Down the road, SpaceX is also considering increasing the height of the main tower at the pad. That would allow payloads to be installed on Falcon rockets at the pad while the rocket is vertical. SpaceX currently integrates payloads onto its rockets in a neighboring hangar, where the rocket is horizontal, but requirements by the US Air Force for military payloads specify vertical integration.
Shotwell, asked at the press conference how much SpaceX spent on the refurbishment, didn’t give a specific number, although she said in the past that it costs roughly $100 million to build a new launch pad. “Keep in mind this is more than just a launch pad,” she said. “I wouldn’t say we saved a bunch of money here.”
“It might be less than $100 million,” she said when asked again about the cost of preparing LC-39A for Falcon launches. “But, when I think it’s fully outfitted for crew and NSS [national security space], it’ll be well over that.”
Another sign of KSC becoming a multi-user spaceport is the construction of a Blue Origin factory just outside the center’s gates. (credit: J. Foust)
While successfully launching the Falcon 9 from LC-39A was a major achievement for SpaceX, it was also a milestone for KSC. Leasing the pad to SpaceX and returning it to action was one of the key aspects of the center’s long-term efforts to remake itself from a government-centric facility to one that supports a range of both government and commercial users.
“We have transformed,” said Bob Cabana, director of KSC, during a half-day tour of some of the center’s facilities Friday that are being updated or repurposed in the post-shuttle era. “I mean, it’s visible everywhere around the Kennedy Space Center.”
Leasing 39A to SpaceX is just one of the measures KSC has taken to become what it calls a “multi-user spaceport.” The three Orbiter Processing Facility hangars previously used to work on shuttles between flights have been leased to Boeing. Two are being used for the secretive X-37B spaceplane, while the third is now the Commercial Crew and Cargo Processing Facility, where Boeing is assembling its CST-100 Starliner commercial crew vehicles.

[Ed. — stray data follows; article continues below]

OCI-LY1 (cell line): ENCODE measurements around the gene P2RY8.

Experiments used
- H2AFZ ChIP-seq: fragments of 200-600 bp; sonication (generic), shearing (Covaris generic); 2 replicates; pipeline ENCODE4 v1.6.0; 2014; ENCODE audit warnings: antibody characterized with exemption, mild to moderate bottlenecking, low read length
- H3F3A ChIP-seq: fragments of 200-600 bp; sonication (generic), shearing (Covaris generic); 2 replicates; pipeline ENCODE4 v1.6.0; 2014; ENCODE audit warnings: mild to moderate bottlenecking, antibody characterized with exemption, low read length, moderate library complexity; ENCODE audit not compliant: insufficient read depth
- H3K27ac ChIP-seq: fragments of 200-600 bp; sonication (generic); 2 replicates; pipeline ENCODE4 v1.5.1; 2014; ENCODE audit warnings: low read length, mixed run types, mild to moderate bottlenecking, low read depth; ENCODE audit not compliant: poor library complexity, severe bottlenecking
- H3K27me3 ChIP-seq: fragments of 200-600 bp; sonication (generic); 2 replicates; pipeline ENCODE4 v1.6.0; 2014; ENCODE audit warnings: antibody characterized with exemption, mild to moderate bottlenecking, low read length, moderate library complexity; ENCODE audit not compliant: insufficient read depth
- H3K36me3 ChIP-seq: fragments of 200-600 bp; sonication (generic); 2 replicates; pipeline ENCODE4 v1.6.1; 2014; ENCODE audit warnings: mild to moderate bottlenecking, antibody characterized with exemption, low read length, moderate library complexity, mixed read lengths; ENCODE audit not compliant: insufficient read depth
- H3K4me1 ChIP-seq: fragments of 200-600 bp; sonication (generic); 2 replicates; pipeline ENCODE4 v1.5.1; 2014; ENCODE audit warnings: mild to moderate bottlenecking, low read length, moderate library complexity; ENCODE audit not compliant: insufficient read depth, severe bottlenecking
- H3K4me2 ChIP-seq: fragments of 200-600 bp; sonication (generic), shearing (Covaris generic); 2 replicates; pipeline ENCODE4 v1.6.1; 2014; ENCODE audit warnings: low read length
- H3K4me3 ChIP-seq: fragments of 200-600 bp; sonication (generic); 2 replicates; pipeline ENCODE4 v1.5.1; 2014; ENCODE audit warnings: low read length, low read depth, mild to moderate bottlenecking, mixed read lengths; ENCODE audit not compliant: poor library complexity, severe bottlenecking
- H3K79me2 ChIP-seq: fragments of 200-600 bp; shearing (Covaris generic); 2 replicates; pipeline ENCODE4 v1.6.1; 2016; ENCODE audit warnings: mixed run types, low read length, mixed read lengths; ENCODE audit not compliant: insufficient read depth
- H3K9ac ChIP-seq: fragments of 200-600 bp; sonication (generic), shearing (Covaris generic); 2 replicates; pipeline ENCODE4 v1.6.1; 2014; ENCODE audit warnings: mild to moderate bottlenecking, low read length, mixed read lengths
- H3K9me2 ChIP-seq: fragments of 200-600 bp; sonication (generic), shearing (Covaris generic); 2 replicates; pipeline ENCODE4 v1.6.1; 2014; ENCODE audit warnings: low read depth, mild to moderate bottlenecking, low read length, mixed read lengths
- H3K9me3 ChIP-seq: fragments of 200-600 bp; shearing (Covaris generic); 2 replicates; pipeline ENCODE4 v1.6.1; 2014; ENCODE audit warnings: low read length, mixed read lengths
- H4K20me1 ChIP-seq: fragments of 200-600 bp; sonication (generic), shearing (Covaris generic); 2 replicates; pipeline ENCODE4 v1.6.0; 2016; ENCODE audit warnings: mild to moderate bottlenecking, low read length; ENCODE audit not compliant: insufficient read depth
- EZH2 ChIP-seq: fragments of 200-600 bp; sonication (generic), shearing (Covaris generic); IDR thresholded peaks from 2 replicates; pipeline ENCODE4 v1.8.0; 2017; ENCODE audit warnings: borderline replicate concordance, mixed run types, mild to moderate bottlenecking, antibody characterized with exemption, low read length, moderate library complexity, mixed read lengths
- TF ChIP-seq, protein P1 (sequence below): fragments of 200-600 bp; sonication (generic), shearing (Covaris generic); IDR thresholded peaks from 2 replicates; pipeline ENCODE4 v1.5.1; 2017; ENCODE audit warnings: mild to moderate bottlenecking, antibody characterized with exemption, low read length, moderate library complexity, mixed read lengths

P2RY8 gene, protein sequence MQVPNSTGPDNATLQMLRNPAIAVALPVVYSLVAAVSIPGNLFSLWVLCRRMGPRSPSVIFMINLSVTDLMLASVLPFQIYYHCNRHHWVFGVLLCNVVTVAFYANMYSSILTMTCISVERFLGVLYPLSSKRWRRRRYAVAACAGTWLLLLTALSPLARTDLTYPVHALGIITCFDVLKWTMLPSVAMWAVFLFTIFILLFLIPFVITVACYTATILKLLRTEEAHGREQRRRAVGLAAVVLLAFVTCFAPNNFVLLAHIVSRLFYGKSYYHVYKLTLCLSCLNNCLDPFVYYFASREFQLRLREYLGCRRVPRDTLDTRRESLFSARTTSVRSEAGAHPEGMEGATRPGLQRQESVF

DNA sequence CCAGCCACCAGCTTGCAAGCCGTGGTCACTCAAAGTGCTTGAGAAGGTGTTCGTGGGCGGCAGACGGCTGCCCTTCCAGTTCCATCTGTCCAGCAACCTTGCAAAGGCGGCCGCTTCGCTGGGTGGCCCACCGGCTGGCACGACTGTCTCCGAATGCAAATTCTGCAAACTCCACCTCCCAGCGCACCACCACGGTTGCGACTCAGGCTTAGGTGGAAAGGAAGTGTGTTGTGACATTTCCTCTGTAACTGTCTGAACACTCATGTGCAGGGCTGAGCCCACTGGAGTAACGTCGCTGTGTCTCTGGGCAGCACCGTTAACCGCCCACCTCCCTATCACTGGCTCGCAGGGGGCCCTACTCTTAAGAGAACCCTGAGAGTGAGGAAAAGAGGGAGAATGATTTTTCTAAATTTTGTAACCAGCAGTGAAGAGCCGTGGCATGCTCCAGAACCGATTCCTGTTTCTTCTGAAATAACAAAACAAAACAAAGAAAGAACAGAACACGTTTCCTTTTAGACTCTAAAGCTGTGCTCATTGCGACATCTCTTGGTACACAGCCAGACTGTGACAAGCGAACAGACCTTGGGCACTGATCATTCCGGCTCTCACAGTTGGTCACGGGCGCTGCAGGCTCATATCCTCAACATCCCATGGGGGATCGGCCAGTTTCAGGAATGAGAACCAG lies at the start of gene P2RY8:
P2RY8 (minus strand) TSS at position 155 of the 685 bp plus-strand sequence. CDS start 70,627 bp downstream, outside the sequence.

Elsewhere at KSC, the Shuttle Landing Facility runway is now operated by Space Florida, the state space development agency, which seeks to use it as a commercial horizontal launch and landing site. The center is also in discussions with Orbital ATK about leasing one bay in the Vehicle Assembly Building, which the company could use for an EELV-class launch vehicle the company is studying development of.
|“We set our goals out five, six years ago, and laid out what we wanted to be. And, through an iterative process, we’ve made everything that we wanted to happen, happen,” Cabana said.|
Just outside the KSC fenceline, but still technically on KSC property, Blue Origin is building a factory for its New Glenn orbital launch vehicle, which will fly from Launch Complex 36 at Cape Canaveral. The building is scheduled to be completed in December, Scott Henderson, orbital launch director at Blue Origin, said at the FAA conference this month.
Leasing those facilities to various companies and organizations is not about bringing revenue into KSC. “A lot of it is opportunity costs: money that we’re not spending” by not having to pay for maintenance of the facilities, Cabana said.
That’s required changes in how KSC works with companies. Tom Engler, director of KSC’s center planning and development office, said that includes creating “commercial operating zones” in the facilities they operate at KSC, minimizing the oversight and overhead from the center.
“It allows these organizations and companies to work as if they were in Titusville or Miami or Fort Lauderdale or wherever,” he said. “We let them do basically do what they need to do and asking only that, if they’re doing something that might be an issue outside their gates, they let us know and we take the appropriate safety precautions.”
That transition has also presented some challenges, he said, as KSC becomes a supplier of services for its tenants. “While we’ve had some difficulties transitioning to that, it’s ultimately been a successful transformation,” Engler said.
KSC is also finalizing a master plan for the center that identifies sites for future development, including potential new launch pads and other facilities, opening up additional opportunities in the future to support additional users.
“We set our goals out five, six years ago, and laid out what we wanted to be. And, through an iterative process, we’ve made everything that we wanted to happen, happen,” Cabana said. “It hasn’t happened as quickly as I would have liked, but this team has done an absolutely outstanding job.”
And the companies who work with KSC not only get access to facilities, but also the history of a half-century of spaceflight that has taken place there. “It gives me a little bit of a chill when I walk over there. You see stuff that’s left over from Apollo,” Koenigsmann said of LC-39A. “That is pretty awesome.”